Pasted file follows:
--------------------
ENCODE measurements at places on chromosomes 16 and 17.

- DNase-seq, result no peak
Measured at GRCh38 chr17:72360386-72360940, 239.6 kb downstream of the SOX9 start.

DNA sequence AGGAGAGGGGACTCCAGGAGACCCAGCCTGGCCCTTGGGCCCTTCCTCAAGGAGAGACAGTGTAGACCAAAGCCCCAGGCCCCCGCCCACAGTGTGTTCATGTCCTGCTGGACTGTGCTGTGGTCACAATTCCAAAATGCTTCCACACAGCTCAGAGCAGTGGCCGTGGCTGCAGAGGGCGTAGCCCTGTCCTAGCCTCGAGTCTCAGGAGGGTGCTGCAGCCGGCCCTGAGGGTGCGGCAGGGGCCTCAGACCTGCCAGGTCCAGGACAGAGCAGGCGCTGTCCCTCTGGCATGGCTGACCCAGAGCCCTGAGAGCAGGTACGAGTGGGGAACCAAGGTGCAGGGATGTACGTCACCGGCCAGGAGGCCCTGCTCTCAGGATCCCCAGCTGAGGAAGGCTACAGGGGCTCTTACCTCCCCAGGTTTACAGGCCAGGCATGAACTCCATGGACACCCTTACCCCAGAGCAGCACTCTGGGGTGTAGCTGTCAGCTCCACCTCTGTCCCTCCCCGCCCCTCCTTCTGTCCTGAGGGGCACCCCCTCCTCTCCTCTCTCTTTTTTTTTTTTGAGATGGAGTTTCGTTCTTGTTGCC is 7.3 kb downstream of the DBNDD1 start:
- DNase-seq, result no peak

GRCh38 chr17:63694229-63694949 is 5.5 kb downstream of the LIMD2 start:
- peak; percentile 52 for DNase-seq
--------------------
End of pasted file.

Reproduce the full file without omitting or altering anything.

ENCODE measurements at places on chromosomes 16 and 17.

- DNase-seq, result no peak
Measured at GRCh38 chr17:72360386-72360940, 239.6 kb downstream of the SOX9 start.

DNA sequence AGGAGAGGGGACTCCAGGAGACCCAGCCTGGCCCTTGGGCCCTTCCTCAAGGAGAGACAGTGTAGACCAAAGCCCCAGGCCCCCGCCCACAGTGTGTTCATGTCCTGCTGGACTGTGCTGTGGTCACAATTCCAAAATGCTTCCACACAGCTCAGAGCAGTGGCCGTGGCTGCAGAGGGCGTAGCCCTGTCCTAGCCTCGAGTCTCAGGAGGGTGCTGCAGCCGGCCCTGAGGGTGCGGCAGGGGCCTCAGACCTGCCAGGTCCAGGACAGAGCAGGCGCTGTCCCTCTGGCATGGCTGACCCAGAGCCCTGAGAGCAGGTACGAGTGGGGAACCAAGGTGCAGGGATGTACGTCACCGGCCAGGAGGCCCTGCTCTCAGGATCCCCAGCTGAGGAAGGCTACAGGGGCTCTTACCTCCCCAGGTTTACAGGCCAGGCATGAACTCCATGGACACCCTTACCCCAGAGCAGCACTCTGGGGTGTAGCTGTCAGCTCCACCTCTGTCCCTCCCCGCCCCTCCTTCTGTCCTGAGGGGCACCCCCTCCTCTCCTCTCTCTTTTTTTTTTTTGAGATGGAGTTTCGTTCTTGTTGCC is 7.3 kb downstream of the DBNDD1 start:
- DNase-seq, result no peak

GRCh38 chr17:63694229-63694949 is 5.5 kb downstream of the LIMD2 start:
- peak; percentile 52 for DNase-seq